Isabel Bishop

Isabel Bishop, <em>Over the Wall</em>, 1927; Etching on paper, 8 x 10 1/2 in.; National Museum of Women in the Arts, Bequest of Catherine Gamble Curran; © The Estate of Isabel Bishop. Courtesy of DC Moore Gallery, New York
Jul 24 to Sep 09, 1990

NMWA presents the exhibition Isabel Bishop from July 24 through September 9, 1990. The exhibition includes more than 100 prints and drawings, as well as several paintings by this impressive 20th-century realist Isabel Bishop, who grew up in the Midwest, and fell in love with New York when she arrived there in 1918.

The city’s residents, especially those who frequented the area around 14th Street and Union Square, caught her attention and became the focus of most of her art. She was particularly attuned to the dynamism of urban life. In her work, she often portrayed working men and women riding the subway, eating in luncheonettes, or chatting on street corners. In New York, Bishop studied under and was greatly influenced by Kenneth Hayes Miller and Guy Pene du Bois.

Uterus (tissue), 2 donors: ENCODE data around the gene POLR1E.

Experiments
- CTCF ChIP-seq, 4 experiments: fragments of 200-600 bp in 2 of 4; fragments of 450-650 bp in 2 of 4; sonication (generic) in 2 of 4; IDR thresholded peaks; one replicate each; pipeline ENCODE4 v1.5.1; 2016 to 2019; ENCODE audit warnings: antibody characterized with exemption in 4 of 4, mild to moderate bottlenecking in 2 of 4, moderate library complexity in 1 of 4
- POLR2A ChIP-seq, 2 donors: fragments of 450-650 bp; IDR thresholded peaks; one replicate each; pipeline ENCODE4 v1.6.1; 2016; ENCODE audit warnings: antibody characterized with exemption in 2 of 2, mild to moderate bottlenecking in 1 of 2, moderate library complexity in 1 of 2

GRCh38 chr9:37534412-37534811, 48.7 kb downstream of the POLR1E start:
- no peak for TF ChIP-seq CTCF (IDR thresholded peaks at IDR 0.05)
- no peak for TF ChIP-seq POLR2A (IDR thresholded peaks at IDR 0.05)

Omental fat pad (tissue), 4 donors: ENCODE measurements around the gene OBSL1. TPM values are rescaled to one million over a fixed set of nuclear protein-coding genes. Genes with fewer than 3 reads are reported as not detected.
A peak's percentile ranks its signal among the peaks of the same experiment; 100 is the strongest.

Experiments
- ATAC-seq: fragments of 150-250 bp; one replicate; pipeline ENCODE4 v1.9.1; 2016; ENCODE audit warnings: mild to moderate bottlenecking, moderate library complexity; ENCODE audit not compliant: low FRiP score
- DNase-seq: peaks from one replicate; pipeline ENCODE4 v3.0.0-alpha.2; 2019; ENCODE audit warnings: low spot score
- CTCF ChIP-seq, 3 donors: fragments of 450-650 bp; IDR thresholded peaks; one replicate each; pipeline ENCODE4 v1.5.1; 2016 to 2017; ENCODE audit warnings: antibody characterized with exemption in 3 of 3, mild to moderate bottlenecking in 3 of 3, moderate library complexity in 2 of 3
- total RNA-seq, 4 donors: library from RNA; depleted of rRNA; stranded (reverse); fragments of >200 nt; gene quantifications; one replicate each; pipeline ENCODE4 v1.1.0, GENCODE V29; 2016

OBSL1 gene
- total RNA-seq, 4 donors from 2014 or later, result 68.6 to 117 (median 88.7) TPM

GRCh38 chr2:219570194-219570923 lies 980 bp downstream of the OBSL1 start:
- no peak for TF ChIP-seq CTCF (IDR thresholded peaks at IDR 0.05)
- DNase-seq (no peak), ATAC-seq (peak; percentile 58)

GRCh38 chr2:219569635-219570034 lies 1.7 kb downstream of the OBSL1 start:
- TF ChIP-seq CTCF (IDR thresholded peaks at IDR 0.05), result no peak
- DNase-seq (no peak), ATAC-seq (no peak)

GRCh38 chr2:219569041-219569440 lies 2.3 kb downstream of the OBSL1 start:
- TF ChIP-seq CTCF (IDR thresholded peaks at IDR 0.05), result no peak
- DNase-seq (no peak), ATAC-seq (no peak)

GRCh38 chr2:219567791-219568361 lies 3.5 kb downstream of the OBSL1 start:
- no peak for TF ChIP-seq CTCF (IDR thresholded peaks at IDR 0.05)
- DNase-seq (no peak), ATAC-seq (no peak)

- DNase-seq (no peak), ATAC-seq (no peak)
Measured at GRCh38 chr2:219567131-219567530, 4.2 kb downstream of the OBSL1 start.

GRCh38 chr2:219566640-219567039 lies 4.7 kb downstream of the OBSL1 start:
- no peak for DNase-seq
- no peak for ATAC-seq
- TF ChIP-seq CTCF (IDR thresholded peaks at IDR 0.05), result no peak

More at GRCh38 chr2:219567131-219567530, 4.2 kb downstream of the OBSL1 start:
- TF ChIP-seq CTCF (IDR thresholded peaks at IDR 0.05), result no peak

Before moving from Detroit, Bishop had believed that art was confined to museum walls and that, to be an artist, one had to learn how and what to paint by studying the Old Masters. It was only after studying in New York City that she also began to see art as a means of self-discovery and original thought. Bishop became part of the so-called Fourteenth Street School, a group of Social Realists that included Miller, Reginald Marsh, Moses Kantor, and Raphael Soyer. Her mature style was based upon her theoretical belief that the world was a constantly moving yet comprehensible pattern. She was particularly drawn to the art of the Baroque, which she felt best personified this philosophy.

Bishop’s work displays a formal restraint and a feeling for light, color, and form that has been compared to that of the Old Masters. Her subjects, however, are ordinary people eating ice cream, walking down city streets, or sewing in the park, which immediately identify her as a 20th-century realist. “They are nobodies—anybodies,” Bishop said of the women and men she represented in her art, “but they are modeled in a grand manner.” During a period of intense isolation, Isabel Bishop also produced numerous drawings of female nudes. These works have a touching quality, free from the distortion of societal and sexual comments.

Print of men and women moving through space. Their black and white figures blend into the environment, with patches of light and shadow on their clothing flattening space. Some wear hats, others carry jackets slung over their shoulders, each moving in their own direction.

Isabel Bishop, Men and Girls Walking, 1969; Aquatint on paper, 13 1/2 x 17 1/2 in.; National Museum of Women in the Arts, Gift of Mr. and Mrs. Edward P. Levy; © The Estate of Isabel Bishop. Courtesy of DC Moore Gallery, New York